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Please note that Mommsen uses the AUC chronology (Ab Urbe Condita), i.e. from the founding of the City of Rome. You can use this reference table to have the B.C. dates


IV. The Revolution

From: The History of Rome, by Theodor Mommsen
Translated with the sanction of the author by William Purdie Dickson

The History of Old Rome

Chapter VIII - The East and King Mithradates


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Page 34

But even in this point of view his proceedings can only be understood, when we recollect that Mithradates had become acquainted by twenty years' experience with the Roman policy of that day. He knew very well that the Roman government were far from desirous of war; that they in fact, looking to the serious danger which threatened their rule from any general of reputation, and with the fresh remembrance of the Cimbrian war and Marius, dreaded war still more if possible than he did himself. He acted accordingly.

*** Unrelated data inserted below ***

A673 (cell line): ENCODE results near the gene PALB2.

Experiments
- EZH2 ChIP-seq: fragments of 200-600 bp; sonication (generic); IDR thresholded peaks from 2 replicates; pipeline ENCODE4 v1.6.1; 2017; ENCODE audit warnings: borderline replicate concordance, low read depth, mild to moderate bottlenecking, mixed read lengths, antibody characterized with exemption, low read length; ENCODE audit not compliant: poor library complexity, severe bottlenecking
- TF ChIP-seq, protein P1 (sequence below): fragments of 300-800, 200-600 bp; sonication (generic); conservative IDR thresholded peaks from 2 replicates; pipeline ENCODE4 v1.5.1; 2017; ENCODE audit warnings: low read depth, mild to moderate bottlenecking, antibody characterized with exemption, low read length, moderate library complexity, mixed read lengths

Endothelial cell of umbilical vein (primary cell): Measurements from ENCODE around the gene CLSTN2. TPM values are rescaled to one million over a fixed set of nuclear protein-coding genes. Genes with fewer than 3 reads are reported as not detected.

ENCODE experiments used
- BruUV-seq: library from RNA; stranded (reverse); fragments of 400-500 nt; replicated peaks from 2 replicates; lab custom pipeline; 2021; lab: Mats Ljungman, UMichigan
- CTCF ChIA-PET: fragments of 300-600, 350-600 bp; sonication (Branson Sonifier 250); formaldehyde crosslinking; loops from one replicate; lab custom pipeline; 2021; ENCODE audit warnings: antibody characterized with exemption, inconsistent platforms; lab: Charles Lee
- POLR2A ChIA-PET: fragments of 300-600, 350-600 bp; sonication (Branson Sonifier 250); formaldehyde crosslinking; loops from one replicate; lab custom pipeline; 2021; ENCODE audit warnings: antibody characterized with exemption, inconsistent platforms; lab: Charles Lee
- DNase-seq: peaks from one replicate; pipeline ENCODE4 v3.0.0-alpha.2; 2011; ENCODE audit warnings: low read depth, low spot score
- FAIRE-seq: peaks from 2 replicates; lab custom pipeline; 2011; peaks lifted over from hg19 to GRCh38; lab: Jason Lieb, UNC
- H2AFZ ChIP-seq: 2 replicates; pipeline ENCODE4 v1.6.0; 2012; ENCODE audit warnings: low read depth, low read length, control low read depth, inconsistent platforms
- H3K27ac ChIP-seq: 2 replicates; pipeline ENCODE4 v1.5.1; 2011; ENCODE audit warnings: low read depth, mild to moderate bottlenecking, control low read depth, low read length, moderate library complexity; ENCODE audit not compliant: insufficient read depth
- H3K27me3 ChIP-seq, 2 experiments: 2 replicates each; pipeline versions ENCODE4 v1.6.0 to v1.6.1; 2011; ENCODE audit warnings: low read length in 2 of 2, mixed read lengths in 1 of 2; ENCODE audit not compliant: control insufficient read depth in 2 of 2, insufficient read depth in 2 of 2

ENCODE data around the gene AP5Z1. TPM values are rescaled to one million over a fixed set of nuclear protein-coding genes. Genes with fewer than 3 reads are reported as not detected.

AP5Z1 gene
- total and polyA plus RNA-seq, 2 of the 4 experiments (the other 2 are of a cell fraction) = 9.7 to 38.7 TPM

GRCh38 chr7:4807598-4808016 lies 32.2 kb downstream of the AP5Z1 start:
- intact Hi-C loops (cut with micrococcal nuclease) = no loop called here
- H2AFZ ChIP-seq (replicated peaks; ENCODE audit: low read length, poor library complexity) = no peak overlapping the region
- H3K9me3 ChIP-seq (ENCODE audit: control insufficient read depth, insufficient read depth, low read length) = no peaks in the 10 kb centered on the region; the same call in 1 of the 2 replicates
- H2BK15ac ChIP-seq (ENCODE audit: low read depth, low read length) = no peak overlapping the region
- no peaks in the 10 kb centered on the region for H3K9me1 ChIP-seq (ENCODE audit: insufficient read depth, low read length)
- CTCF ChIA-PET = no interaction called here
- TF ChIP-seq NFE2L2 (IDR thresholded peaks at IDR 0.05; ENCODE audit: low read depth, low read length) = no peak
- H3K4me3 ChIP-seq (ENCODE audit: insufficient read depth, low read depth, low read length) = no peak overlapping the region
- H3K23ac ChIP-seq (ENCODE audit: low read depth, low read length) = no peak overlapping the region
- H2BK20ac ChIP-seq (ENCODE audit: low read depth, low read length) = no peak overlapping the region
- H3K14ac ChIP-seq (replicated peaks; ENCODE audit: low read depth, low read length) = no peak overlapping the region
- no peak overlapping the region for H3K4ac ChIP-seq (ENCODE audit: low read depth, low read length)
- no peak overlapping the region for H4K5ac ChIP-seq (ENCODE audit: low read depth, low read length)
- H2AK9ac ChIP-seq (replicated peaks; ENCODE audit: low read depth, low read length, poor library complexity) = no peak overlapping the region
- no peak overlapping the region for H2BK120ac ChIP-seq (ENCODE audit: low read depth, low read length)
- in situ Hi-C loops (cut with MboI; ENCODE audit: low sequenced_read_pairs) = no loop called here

He was not afraid to demean himself in a way which would have given to any energetic government not fettered by selfish considerations manifold ground and occasion for declaring war; but he carefully avoided any open rupture which would have placed the senate under the necessity of declaring it. As soon as men appeared to be in earnest he drew back, before Sulla as well as before Aquillius; he hoped, doubtless, that he would not always be confronted by energetic generals, that he too would, as well as Jugurtha, fall in with his Scaurus or Albinus.

It must be owned that this hope was not without reason; although the very example of Jugurtha had on the other hand shown how foolish it was to confound the bribery of a Roman commander and the corruption of a Roman army with the conquest of the Roman people.

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